This attitude and strategy might make people feel better for a while, but it is not a comprehensive solution. Something more than just counseling, prescribing medications, and directing people to other resources needs to be done. Although these things are helpful when it fits the situation, something about the structure and the regular daily conduct of the legal profession needs to change to actually reduce stress among attorneys. Perhaps a more congenial culture between attorneys might help. Maybe more limits could be placed on discovery to reduce one of the most time-consuming aspects of litigation. Another idea may lie is creating a culture of setting boundaries between firms, clients, and attorneys. It could even help if more scholarships, weighted based on need and ability, were created to relieve some of the debt burden that falls on so many law students. There are surely many ideas that could be dreamed up to help, but they also need to be partly focused on relieving the actual sources of stress and not just dedicated to teaching people how to cope with it. Until the actual sources of pressure are relaxed, it is skeptical as to whether the mental health of attorneys and law students will truly improve. 

Works Cited: 


Fraudulent Nursing Degree Scheme Leads to Charges

Kendall Warden, Class of 2024, Belmont Law


Several southern nursing schools are under fire after recent reports disclosed that more than 7,600 fake nursing degrees and transcripts were sold to “aspiring nurses.” During the five-year scheme, purchasers spent a total of $114 million dollars on the fraudulent degrees and transcripts. The average cost of such degrees amounted between $10,000 and $15,000. These fake nursing degrees issued by actual, real nursing schools qualified purchasers to take the National Council Licensure Examination for Registered Nurses (NCLEX). Roughly 2,400 fraudulent degree purchasers successfully passed the NCLEX and were able to obtain employment as registered nurses. These nurses are likely to lose their nursing licenses.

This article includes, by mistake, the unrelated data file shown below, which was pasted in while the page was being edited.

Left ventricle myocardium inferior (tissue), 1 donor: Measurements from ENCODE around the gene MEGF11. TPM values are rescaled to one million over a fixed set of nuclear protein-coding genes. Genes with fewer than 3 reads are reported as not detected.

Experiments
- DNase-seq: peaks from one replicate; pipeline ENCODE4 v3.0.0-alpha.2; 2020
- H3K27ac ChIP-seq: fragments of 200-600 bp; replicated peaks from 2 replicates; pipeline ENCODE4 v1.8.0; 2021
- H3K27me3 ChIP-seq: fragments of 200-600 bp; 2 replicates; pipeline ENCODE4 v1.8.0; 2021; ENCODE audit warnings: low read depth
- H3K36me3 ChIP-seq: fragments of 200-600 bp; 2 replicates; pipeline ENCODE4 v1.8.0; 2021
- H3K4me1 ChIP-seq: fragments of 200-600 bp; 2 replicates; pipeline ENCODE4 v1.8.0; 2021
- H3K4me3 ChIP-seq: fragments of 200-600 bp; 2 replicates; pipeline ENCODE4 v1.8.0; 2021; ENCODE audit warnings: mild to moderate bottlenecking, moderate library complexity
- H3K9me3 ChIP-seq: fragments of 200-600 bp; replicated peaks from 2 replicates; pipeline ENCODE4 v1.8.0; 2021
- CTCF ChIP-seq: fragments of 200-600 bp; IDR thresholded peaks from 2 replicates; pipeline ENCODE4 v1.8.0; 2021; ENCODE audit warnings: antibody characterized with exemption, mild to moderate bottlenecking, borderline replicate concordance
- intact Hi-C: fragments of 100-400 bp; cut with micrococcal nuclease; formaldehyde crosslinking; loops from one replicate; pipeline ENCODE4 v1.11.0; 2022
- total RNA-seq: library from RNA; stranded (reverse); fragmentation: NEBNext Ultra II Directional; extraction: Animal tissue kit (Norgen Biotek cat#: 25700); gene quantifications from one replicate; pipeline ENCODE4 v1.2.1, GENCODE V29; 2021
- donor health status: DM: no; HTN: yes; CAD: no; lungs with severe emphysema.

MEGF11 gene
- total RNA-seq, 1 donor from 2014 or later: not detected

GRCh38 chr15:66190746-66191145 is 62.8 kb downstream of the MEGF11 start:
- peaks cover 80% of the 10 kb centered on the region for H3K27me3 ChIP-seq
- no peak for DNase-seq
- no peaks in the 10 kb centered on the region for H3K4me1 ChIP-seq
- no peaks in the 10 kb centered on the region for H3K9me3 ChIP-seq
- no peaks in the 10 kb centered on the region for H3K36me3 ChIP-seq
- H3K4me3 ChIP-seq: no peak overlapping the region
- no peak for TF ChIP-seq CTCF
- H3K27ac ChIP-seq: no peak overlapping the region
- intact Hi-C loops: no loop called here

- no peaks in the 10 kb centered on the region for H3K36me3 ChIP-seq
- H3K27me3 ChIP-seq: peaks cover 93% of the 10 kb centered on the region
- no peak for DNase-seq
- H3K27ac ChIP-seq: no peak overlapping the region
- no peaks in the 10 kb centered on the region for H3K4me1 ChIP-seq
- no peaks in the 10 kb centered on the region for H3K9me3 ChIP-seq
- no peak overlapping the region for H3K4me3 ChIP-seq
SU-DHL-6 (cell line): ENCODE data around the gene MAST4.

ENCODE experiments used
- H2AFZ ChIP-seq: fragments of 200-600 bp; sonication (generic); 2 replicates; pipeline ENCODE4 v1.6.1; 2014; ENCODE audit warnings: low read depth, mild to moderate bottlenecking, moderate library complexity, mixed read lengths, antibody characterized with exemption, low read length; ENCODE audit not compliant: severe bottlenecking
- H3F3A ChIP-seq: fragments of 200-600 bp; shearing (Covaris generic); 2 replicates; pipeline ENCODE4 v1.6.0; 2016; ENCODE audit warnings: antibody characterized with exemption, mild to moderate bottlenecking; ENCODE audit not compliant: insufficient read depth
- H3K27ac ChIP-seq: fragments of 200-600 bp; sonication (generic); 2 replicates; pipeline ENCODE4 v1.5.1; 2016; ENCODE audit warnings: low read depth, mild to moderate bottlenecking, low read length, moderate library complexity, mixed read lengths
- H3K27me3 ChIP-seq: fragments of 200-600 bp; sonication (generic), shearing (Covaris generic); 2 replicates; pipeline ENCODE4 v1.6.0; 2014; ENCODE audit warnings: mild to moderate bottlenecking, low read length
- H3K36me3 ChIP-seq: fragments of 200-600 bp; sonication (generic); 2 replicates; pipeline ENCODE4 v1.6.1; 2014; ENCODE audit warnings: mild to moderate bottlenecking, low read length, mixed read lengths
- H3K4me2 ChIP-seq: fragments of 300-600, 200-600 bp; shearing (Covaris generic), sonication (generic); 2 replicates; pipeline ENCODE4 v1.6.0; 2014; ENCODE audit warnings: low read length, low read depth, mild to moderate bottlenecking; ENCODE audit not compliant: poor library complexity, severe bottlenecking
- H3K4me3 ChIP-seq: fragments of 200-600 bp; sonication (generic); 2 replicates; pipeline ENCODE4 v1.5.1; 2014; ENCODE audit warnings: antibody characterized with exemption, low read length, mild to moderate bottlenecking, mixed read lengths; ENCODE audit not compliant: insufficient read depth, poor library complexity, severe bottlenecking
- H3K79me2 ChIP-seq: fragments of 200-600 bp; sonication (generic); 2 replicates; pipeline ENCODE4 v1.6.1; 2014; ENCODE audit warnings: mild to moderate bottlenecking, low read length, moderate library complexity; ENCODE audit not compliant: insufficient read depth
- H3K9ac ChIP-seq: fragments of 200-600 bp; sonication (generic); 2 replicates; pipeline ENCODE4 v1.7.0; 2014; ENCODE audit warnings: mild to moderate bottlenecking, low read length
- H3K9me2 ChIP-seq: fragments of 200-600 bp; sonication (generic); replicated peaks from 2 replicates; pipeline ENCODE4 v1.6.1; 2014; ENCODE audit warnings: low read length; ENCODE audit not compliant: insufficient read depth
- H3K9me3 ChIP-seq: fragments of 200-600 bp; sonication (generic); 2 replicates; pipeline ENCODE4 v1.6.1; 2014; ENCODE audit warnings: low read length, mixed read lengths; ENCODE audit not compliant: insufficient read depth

The Department of Justice and Department of Health and Human Services Office of Inspector General have initiated an investigation they dubbed “Operation Nightingale.” Currently, twenty-five individuals affiliated with three Florida nursing schools have been charged in connection to this investigation. The individuals involved face up to twenty years in prison for their participation in the fraud scheme. While the purchases who managed to pass the NCLEX and obtain licensure will likely lose their licenses, it is unlikely they will be federally prosecuted.